He explains: “There was no point putting in here an entry-level, volume bath. You know we can do that and accept you’re going to get a good bath at a good price, on time and in full.

“What I want to do is for customers to look at other baths we offer, such as solid surface baths in a matt or a gloss finish.”

Trojan Bathrooms hydrotherapy bath

He says he also wants retailers to look at its UK-sized models measuring 1600mm in length: “If you want a small bathroom and something inspirational we might have a solution for you in our range, because people in a terraced house shouldn’t just be limited to a standard bath.”

The showroom has been styled to mirror the roomsets in the brochure, so there is a synergy in brand communication to its customers.

It includes posters featuring alternative bath models in each range, as well as information about the business including achievements of 90-year old Maurice.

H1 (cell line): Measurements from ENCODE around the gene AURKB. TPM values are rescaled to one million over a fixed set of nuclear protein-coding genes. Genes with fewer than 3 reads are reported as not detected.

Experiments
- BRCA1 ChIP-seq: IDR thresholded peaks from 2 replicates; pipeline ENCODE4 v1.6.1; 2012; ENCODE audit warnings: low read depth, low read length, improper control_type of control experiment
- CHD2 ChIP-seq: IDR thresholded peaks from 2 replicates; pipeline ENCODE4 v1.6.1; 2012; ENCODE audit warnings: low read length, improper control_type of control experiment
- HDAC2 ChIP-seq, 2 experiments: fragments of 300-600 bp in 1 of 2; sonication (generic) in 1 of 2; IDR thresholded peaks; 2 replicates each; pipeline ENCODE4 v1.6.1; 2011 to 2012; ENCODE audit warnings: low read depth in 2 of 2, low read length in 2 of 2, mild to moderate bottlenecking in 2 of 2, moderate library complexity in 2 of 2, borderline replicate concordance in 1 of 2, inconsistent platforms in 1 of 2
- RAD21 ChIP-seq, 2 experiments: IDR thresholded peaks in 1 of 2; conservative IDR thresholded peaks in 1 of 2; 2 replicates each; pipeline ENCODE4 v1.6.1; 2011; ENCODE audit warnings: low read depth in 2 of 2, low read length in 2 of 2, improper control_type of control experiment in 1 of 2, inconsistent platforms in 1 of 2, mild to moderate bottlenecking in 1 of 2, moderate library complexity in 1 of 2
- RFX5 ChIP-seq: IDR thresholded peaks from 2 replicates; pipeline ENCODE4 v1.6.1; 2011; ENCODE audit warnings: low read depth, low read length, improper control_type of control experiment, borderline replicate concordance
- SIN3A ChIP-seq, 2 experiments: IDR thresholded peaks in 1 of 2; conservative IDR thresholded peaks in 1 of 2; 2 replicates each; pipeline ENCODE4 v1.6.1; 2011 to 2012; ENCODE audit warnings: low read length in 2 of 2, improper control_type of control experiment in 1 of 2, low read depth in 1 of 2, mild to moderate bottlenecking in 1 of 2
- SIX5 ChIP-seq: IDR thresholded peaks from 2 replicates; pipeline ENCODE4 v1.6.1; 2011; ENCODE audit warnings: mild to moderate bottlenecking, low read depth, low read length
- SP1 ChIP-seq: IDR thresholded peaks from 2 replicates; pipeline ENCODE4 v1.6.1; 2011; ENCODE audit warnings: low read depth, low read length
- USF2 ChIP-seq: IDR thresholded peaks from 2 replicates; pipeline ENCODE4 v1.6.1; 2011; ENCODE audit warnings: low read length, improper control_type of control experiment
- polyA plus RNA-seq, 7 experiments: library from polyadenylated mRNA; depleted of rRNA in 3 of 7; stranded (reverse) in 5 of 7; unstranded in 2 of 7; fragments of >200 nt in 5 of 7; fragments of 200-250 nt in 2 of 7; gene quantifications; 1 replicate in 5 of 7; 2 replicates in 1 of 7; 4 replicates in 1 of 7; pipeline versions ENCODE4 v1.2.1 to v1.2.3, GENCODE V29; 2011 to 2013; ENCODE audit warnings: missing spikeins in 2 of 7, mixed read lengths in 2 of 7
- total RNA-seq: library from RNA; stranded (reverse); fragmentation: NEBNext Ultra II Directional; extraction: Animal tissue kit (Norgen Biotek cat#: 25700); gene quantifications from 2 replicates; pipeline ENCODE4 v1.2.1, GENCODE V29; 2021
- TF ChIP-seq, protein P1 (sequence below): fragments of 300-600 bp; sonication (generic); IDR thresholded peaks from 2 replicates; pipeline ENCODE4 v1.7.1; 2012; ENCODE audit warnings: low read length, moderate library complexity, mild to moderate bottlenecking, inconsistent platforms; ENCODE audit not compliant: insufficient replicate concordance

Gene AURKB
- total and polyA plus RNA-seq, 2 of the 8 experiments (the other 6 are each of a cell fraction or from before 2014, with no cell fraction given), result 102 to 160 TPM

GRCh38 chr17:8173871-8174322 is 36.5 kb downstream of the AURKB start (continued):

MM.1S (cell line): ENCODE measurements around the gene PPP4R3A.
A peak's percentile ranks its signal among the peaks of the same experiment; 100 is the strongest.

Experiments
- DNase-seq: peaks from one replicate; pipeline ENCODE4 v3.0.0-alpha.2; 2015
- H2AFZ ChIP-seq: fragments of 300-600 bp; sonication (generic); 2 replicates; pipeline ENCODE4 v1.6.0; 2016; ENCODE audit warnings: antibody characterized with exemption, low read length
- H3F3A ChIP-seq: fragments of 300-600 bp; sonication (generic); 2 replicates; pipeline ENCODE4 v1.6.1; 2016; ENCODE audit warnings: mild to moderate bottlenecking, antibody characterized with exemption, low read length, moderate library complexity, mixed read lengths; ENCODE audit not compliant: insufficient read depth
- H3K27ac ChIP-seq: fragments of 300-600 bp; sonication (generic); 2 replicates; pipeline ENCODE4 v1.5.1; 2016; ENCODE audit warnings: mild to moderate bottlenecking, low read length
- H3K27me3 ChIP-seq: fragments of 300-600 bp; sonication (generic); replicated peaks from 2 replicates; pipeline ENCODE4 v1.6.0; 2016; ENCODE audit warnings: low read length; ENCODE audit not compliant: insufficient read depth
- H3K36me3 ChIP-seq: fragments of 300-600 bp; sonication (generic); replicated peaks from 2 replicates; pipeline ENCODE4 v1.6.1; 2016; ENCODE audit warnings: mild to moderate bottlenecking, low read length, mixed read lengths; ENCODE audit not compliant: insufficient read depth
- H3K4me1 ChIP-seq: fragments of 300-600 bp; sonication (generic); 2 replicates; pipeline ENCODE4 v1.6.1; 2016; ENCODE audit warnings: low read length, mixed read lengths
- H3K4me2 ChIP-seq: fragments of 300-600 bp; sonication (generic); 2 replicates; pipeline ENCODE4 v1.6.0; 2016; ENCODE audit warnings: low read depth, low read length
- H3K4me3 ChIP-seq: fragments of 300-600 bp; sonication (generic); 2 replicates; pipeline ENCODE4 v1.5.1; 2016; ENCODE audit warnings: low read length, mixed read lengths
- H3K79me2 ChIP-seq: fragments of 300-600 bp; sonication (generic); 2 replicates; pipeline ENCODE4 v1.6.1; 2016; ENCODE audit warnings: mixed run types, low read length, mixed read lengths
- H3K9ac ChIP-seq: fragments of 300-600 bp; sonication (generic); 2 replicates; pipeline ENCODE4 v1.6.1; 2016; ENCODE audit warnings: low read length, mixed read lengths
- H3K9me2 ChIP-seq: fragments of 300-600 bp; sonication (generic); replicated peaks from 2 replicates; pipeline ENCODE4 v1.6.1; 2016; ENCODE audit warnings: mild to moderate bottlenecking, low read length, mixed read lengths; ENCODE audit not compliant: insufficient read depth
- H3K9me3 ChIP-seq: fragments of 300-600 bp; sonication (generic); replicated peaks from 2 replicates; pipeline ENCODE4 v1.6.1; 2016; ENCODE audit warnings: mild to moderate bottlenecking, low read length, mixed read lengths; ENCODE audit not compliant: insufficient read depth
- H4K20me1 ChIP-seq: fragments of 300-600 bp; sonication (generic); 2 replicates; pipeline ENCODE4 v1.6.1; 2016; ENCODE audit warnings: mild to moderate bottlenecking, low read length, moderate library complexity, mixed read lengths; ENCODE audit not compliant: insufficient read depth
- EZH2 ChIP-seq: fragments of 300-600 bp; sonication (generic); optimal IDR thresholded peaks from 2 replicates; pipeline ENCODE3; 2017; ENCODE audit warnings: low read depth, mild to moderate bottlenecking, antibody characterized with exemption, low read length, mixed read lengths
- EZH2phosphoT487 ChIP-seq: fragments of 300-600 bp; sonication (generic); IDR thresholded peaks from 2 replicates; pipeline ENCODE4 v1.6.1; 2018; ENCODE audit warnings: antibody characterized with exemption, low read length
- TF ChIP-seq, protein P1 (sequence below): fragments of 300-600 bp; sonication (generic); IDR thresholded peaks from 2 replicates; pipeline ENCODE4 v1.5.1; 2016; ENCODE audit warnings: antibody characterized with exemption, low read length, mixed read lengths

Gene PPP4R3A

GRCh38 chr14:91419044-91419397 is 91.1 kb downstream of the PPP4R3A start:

Trojan Bathrooms showroom


Consistent and authentic
While the showroom may be designed to surprise its customers, a thread that has run through the business for over 45 years has been consistency and integrity.

“If you’re right with people they’ll be right with you”, explains David Mosley and says this ethos has underpinned the entire business throughout its 45-year history: “Customers know they’ll get the quality and know they’ll get the consistency without the anxiety.”

While Maurice says he is most proud of making a success of the business, he admits “It’s been hard graft” but then that’s all part and parcel of “working like a Trojan.”